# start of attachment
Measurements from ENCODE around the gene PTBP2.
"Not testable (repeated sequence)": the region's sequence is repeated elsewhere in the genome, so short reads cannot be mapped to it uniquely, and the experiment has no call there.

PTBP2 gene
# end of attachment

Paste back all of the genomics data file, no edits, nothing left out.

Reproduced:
Measurements from ENCODE around the gene PTBP2.
"Not testable (repeated sequence)": the region's sequence is repeated elsewhere in the genome, so short reads cannot be mapped to it uniquely, and the experiment has no call there.

PTBP2 gene